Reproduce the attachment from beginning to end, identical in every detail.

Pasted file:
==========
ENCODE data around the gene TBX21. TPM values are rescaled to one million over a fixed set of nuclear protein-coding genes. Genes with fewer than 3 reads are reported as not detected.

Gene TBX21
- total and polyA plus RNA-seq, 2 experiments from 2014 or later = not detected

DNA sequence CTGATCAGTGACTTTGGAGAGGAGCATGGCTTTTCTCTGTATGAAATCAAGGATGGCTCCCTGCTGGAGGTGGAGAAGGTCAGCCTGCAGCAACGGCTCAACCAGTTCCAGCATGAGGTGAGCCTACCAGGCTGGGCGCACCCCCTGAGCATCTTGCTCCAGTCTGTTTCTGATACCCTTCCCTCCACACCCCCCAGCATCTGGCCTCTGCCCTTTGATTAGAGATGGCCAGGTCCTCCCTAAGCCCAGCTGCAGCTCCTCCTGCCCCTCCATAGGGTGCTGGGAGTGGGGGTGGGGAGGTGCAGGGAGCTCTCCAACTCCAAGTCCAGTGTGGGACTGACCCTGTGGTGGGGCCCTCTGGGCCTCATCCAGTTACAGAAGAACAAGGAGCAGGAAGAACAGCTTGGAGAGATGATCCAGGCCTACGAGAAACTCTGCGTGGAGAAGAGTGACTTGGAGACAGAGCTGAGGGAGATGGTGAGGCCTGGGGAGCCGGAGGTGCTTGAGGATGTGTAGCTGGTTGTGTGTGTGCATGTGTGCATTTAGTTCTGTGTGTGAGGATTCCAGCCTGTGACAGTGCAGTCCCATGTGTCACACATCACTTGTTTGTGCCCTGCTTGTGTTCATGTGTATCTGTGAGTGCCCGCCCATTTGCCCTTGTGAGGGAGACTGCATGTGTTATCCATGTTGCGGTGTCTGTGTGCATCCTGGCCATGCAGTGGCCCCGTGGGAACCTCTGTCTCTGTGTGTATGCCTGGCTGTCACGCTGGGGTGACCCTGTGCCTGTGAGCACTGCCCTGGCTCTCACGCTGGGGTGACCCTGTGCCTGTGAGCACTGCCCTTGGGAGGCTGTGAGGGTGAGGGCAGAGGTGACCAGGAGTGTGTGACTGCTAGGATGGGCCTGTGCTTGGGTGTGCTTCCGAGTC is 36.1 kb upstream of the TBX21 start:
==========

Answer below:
ENCODE data around the gene TBX21. TPM values are rescaled to one million over a fixed set of nuclear protein-coding genes. Genes with fewer than 3 reads are reported as not detected.

Gene TBX21
- total and polyA plus RNA-seq, 2 experiments from 2014 or later = not detected

DNA sequence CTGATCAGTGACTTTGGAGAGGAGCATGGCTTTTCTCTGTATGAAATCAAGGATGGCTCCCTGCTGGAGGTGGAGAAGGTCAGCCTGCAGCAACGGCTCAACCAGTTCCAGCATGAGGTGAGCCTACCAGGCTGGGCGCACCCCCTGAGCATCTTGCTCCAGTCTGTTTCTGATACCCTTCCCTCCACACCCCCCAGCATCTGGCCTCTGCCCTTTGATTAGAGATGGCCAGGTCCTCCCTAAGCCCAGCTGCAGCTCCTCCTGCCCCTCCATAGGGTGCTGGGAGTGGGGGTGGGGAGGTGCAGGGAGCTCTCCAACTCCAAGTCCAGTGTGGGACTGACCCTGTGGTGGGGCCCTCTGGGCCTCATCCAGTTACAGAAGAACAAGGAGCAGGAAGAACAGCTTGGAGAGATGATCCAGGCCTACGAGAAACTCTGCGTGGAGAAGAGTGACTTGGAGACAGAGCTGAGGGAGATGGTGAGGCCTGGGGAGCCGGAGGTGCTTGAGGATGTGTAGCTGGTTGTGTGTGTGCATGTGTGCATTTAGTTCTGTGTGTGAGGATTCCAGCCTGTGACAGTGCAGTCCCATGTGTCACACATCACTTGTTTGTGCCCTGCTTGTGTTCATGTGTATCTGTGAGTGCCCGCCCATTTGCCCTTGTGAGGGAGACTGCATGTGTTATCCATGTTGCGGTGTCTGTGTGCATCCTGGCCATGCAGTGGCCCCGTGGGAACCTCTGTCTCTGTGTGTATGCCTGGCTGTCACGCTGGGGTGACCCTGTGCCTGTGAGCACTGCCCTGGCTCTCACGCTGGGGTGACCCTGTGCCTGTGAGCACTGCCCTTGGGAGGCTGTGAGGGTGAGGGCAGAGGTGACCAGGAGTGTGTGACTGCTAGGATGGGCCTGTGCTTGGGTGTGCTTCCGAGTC is 36.1 kb upstream of the TBX21 start: